WASHINGTON--Illinois voters will vote twice for Senate on Nov. 2 and Democrat Alexi Giannoulias and Republican Mark Kirk will be on the ballot twice--for a term of a few weeks to fill out what was left of President Obama's term--and for the regular six year term. Sen. Roland Burris (D-Ill.) not pleased a federal judge in Chicago ruled that only the candidates already on the ballot for the November election will be on the special ballot.
Yes, that means no primary. Click below for Sun-Times political writer Abdon Pallasch's story.
BY ABDON M. PALLASCH
Sun-Times Political Reporter
CHICAGO--Whoever qualifies to run for the U.S. Senate in Illinois also qualifies to run for the special election.
That's the final decision U.S. District Judge John Grady made today. He had toyed with letting party leaders pick the candidates but he opted for the less confusing route.
That means Rep. Mark Kirk with be the Republican candidate. State Treasurer Alexi Giannoulias will be Democrat. LeAlan Jones will be the Green Party candidate.
Eight other independent or smaller-party candidates are struggling to overcome ballot challenges to remain on the ballot. If they survive, they will be candidates for both the six-year and six-week terms.
Grady said the state Board of Elections must certify a winner in the race by Nov. 24, though they could do it even earlier, giving the winner of the special election an even bigger head start.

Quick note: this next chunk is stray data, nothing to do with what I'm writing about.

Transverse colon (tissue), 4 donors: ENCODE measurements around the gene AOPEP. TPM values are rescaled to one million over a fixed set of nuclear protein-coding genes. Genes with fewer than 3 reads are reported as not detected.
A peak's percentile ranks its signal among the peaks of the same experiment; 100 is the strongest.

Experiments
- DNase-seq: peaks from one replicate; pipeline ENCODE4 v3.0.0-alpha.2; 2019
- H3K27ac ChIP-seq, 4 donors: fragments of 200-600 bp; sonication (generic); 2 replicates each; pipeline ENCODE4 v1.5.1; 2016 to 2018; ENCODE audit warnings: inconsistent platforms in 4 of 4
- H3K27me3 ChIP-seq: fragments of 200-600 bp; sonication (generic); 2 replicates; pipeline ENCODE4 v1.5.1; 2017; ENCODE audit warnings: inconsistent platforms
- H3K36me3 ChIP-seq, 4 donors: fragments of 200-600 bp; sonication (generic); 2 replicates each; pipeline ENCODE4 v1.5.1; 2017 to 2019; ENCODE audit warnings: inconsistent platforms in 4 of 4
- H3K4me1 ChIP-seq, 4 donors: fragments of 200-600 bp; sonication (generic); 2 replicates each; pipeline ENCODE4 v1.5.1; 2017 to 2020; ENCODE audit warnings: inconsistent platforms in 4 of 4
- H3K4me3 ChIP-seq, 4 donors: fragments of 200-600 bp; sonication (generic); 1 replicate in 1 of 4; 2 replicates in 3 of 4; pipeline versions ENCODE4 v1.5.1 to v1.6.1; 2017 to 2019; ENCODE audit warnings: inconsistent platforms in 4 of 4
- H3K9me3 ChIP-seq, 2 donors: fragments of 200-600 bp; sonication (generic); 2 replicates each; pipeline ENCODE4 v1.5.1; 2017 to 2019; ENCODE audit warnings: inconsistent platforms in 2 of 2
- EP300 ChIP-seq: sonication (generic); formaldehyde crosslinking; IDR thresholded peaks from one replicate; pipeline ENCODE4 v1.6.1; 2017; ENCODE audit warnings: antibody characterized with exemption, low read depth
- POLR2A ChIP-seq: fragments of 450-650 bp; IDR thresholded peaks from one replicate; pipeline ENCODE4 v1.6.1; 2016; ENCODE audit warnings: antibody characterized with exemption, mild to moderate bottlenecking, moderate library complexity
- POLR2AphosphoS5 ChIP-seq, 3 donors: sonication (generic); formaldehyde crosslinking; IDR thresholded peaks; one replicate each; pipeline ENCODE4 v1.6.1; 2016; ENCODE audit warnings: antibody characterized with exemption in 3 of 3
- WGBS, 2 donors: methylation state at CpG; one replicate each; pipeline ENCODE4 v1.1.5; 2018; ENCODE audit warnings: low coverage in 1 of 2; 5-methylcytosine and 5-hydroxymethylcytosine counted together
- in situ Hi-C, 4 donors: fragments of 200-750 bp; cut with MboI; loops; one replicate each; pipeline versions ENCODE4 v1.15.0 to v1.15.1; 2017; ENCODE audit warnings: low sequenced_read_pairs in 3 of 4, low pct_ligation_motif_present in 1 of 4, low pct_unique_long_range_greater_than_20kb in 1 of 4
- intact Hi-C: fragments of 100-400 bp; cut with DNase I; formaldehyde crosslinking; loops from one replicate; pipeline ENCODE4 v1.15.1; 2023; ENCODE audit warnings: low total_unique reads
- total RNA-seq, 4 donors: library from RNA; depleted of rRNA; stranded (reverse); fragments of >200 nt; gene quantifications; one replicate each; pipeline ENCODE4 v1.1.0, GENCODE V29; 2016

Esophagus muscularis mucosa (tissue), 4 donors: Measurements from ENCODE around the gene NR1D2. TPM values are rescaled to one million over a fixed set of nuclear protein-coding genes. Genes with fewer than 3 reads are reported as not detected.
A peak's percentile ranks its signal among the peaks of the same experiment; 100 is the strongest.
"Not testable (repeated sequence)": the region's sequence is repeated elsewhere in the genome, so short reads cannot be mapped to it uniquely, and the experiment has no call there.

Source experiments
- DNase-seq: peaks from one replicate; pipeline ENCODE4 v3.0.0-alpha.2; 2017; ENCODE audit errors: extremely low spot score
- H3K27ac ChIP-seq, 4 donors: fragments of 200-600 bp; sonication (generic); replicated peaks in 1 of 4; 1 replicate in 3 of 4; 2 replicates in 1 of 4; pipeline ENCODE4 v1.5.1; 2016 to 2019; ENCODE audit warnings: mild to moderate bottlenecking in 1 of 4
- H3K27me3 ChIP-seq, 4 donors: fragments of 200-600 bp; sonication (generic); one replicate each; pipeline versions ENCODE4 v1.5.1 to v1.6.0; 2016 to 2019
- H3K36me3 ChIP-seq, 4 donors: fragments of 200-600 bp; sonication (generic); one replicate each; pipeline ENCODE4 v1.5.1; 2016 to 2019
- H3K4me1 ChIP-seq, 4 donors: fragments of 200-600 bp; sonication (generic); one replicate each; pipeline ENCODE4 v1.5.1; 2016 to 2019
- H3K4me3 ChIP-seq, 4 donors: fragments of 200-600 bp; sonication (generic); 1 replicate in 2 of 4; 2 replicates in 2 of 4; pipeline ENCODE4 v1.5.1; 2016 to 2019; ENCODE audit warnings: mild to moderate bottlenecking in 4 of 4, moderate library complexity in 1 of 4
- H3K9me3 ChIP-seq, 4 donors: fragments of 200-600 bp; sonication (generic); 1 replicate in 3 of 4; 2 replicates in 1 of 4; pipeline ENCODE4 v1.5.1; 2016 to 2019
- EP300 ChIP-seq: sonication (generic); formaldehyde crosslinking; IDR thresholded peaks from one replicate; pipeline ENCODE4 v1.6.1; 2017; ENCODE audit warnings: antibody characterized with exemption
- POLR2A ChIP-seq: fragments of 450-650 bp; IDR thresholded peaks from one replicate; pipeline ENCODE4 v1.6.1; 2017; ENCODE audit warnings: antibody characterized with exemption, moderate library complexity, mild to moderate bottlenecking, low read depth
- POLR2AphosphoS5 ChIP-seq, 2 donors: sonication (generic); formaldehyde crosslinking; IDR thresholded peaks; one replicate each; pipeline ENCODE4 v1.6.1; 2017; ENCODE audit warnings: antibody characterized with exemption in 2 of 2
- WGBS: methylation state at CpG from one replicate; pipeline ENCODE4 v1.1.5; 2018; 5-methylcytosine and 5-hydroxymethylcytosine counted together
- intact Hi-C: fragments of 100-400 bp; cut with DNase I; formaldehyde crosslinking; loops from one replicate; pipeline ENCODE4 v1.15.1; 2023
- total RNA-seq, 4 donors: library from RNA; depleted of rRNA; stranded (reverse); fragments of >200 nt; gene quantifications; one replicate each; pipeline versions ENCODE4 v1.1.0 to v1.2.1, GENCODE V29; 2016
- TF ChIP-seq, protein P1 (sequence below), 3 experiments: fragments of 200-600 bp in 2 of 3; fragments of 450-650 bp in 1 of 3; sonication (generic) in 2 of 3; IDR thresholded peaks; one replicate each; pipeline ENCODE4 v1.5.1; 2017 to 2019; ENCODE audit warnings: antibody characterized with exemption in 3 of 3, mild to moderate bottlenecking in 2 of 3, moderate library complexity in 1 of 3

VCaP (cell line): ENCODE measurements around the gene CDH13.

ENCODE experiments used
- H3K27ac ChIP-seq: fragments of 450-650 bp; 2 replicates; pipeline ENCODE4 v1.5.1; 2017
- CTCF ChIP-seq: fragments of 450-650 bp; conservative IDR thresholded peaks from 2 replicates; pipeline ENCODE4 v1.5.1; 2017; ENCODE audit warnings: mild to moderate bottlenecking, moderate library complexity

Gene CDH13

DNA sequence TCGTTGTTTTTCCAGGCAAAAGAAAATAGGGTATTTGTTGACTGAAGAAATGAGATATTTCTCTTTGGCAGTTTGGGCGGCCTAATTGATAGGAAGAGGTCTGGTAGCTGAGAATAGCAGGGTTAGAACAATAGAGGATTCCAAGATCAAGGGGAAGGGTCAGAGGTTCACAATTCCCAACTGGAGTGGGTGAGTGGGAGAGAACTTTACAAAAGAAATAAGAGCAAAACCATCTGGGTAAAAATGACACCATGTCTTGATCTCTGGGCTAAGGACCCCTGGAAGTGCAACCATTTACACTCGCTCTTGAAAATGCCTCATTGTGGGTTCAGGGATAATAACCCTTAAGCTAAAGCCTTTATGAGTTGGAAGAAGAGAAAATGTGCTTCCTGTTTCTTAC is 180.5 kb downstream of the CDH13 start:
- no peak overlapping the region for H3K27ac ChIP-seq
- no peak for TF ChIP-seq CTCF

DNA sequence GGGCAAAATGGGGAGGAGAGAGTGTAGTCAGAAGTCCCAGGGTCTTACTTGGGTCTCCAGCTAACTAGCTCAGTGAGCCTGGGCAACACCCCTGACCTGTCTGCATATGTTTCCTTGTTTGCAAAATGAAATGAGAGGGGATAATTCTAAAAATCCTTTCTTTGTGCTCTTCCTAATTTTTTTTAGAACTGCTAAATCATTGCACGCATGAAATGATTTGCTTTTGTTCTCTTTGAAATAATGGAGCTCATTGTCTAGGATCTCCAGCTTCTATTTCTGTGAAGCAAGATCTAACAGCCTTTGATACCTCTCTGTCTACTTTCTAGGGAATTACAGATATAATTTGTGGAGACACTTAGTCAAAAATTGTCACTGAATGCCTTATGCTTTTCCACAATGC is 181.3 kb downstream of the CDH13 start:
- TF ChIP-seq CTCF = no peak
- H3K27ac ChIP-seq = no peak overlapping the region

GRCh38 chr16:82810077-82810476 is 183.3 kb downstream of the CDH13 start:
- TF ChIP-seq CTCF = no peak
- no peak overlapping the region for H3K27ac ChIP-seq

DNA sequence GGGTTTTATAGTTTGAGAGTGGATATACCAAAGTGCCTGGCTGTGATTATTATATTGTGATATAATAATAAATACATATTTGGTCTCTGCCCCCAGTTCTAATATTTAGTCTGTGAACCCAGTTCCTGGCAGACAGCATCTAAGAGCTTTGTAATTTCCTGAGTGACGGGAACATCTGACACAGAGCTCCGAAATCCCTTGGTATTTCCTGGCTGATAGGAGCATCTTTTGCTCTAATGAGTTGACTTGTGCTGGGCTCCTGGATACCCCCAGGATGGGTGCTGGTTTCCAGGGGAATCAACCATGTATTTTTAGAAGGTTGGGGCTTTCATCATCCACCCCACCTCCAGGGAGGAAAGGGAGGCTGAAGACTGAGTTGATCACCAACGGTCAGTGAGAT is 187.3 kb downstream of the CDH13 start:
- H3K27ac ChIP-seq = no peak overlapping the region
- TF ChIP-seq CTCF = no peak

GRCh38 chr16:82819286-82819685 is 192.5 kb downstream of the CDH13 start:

The loser in today's hearing was Appointed Sen. Roland Burris. Burris' attorney argued that he should have a chance to serve out the last six weeks of his appointed term.
Lawyers who brought the lawsuit seeking the special election said the people of Illinois, not the former governor, should select a senator to replace President Obama. But by the time the courts accepted that argument, the earliest a special election could be scheduled was Nov. 2 -- Election Day.
The net effect of Grady's ruling is that whoever wins the Nov. 2 election for U.S. Senate -- presuming voters pick the same choice in both elections -- will take office six weeks earlier, gaining more seniority than the other new senators elected around the country that day who will not take office until Jan. 3.